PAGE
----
Following the recent Sundance debut of the controversial Michael Jackson documentary, Leaving Neverland, both the Jackson family and the Michael Jackson Estate have responded with a full statement that addresses the film’s claims. Via The Jackson Family:
Michael Jackson is our brother and son. We are furious that the media, who without a shred of proof or single piece of physical evidence, chose to believe the word of two admitted liars over the word of hundreds of families and friends around the world who spent time with Michael, many at Neverland, and experienced his legendary kindness and global generosity. We are proud of what Michael Jackson stands for.
People have always loved to go after Michael. He was an easy target because he was unique. But Michael was subjected to a thorough investigation which included a surprise raid of Neverland and other properties as well as a jury trial where Michael was found to be COMPLETELY INNOCENT. There has never been one piece of proof of anything. Yet the media is eager to believe these lies.
Michael always turned the other cheek, and we have always turned the other cheek when people have gone after members of our family—that is the Jackson way. But we can’t just stand by while this public lynching goes on, and the vulture tweeters and others who never met Michael go after him. Michael is not here to defend himself, otherwise these allegations would not have been made.
The creators of this film were not interested in the truth. They never interviewed a single solitary soul who knew Michael except the two perjurers and their families. That is not journalism, and it’s not fair, yet the media are perpetuating these stories.
But the truth is on our side. Go do your research about these opportunists. The facts don’t lie, people do. Michael Jackson was and always will be 100% innocent of these false allegations.
For their part, the Michael Jackson Estate shared the following concerning Dan Reed’s piece:
Leaving Neverland isn’t a documentary, it is the kind of tabloid character assassination Michael Jackson endured in life, and now in death. The film takes uncorroborated allegations that supposedly happened 20 years ago and treats them as fact. These claims were the basis of lawsuits filed by these two admitted liars which were ultimately dismissed by a judge. The two accusers testified under oath that these events never occurred. They have provided no independent evidence and absolutely no proof in support of their accusations, which means the entire film hinges solely on the word of two perjurers.
Tellingly, the director admitted at the Sundance Film Festival that he limited his interviews only to these accusers and their families. In doing so, he intentionally avoided interviewing numerous people over the years who spent significant time with Michael Jackson and have unambiguously stated that he treated children with respect and did nothing hurtful to them. By choosing not to include any of these independent voices who might challenge the narrative that he was determined to sell, the director neglected fact checking so he could craft a narrative so blatantly one-sided that viewers never get anything close to a balanced portrait.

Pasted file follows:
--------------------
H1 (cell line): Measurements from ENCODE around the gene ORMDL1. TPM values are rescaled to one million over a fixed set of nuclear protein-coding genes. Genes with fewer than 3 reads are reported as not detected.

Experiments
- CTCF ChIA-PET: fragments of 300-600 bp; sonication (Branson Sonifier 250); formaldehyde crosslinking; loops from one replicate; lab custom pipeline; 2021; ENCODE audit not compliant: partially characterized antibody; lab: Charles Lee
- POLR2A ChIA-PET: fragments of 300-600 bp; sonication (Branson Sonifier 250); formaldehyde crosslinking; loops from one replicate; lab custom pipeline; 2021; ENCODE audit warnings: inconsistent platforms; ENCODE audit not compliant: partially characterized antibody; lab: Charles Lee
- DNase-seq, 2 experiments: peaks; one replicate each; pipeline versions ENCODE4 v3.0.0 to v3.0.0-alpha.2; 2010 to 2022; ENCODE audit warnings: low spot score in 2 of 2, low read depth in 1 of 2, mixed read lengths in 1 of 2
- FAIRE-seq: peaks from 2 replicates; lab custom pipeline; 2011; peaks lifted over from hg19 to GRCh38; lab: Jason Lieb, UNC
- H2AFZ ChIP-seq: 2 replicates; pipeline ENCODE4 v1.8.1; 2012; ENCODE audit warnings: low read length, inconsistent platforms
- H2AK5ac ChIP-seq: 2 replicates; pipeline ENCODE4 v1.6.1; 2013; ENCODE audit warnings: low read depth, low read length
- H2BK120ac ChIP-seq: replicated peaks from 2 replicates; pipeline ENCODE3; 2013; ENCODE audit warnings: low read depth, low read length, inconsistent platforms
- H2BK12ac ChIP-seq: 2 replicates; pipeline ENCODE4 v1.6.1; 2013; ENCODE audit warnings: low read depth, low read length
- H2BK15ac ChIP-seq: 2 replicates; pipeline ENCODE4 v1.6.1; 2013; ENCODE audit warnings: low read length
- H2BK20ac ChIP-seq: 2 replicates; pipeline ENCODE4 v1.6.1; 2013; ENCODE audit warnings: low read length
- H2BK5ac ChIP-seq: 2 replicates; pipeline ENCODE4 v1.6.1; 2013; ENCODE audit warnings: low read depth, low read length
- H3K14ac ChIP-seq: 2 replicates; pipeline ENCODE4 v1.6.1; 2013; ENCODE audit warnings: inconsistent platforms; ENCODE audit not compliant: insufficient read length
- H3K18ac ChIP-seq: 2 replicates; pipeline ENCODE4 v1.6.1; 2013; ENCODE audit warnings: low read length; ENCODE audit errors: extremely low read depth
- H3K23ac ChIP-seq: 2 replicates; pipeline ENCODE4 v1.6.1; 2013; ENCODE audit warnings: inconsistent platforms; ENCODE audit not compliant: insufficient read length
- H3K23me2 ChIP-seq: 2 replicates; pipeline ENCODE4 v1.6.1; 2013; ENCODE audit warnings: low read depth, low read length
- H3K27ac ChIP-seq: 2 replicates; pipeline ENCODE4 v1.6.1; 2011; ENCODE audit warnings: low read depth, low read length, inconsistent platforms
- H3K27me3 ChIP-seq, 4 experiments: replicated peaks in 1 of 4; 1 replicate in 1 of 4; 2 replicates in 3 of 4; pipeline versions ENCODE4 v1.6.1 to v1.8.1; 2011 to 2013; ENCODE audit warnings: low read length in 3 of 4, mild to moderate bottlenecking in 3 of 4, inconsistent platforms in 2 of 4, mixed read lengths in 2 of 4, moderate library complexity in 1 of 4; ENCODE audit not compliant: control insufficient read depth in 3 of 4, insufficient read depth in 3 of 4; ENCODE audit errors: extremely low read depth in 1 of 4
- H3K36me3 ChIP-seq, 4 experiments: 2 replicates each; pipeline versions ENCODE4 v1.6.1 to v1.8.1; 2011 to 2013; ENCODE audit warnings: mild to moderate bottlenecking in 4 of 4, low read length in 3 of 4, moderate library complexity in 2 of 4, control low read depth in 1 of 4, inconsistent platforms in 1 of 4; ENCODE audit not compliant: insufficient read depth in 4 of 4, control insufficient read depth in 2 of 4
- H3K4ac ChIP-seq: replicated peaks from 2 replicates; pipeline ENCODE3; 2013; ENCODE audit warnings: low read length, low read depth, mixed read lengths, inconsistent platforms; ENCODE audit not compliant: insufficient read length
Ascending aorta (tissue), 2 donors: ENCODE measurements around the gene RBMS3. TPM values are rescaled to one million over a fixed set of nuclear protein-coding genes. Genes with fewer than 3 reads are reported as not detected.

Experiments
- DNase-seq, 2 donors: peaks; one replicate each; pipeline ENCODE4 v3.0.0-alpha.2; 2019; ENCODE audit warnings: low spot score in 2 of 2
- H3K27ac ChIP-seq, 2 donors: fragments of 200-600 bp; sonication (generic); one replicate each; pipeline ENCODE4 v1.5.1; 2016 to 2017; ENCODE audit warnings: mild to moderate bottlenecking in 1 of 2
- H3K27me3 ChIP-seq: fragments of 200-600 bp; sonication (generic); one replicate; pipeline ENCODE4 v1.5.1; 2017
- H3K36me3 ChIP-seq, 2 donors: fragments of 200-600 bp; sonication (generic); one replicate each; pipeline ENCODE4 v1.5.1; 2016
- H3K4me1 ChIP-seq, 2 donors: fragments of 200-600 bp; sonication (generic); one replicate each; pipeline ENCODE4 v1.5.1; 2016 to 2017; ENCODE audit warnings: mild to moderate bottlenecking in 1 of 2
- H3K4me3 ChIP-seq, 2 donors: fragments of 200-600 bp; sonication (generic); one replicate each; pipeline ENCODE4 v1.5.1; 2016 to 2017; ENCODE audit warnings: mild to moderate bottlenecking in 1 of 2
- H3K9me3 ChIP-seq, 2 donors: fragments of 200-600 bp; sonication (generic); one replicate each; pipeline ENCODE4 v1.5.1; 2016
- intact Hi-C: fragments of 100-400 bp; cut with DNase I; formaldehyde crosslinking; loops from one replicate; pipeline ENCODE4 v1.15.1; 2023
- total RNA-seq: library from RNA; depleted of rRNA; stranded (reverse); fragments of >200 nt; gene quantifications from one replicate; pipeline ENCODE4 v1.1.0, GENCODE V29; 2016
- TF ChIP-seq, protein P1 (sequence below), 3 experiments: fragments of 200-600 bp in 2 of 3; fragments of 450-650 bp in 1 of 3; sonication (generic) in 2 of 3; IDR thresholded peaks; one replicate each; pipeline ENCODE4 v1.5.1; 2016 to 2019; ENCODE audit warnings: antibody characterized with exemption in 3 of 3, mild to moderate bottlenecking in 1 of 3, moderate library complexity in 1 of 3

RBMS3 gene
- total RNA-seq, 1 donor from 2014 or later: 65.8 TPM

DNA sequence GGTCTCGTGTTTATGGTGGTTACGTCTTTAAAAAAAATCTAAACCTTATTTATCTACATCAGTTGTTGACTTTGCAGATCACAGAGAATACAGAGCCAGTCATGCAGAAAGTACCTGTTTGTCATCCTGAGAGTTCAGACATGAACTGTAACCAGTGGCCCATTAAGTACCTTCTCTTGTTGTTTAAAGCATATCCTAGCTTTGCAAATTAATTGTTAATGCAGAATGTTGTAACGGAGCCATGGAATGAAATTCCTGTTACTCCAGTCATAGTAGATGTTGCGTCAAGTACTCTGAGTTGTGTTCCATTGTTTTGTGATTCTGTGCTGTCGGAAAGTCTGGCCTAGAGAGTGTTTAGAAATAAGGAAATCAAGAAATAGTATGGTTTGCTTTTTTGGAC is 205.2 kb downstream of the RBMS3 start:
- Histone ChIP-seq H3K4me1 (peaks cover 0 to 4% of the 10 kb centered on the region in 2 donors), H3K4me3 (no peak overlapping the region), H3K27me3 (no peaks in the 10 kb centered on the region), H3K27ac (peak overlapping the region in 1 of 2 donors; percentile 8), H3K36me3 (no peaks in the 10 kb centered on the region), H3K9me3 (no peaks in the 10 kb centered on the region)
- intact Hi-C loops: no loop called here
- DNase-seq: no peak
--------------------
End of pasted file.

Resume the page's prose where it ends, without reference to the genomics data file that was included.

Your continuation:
For 20 years Wade Robson denied in court and in numerous interviews, including after Michael passed, that he was a victim and stated he was grateful for everything Michael had done for him. His family benefitted from Michael’s kindness, generosity and career support up until Michael’s death. Conveniently left out of Leaving Neverland was the fact that when Robson was denied a role in a Michael Jackson themed Cirque du Soleil production, his assault allegations suddenly emerged.
We are extremely sympathetic to any legitimate victim of child abuse. This film, however, does those victims a disservice. Because despite all the disingenuous denials made that this is not about money, it has always been about money—millions of dollars—dating back to 2013 when both Wade Robson and James Safechuck, who share the same law firm, launched their unsuccessful claims against Michael’s Estate. Now that Michael is no longer here to defend himself, Robson, Safechuck and their lawyers continue their efforts to achieve notoriety and a payday by smearing him with the same allegations a jury found him innocent of when he was alive.
On the opposite end, the current wave of critical attention surrounding Leaving Neverland has been pretty damning. “Michael Jackson was one of the most photographed celebrities who ever lived,” Variety‘s Owen Gleiberman wrote in a recent review of Leaving Neverland. “But in Leaving Neverland, a devastating four-hour documentary about the serial predator he really was, there are photographs of Jackson that have a quality unlike anything you’ve ever seen … the testimony of Robson and Safechuck is overwhelmingly powerful and convincing … it’s more powerful than anything we’ve previously encountered on the subject … They describe, in abundantly articulate and deeply emotional detail, how the abuse took place within the context of what appeared (to them) to be a relationship of hypnotic warmth and trust.”
We’ll keep you updated as the rollout for Leaving Neverland continues.
In related news, a new Michael Jackson musical is also coming to Broadway and Chicago.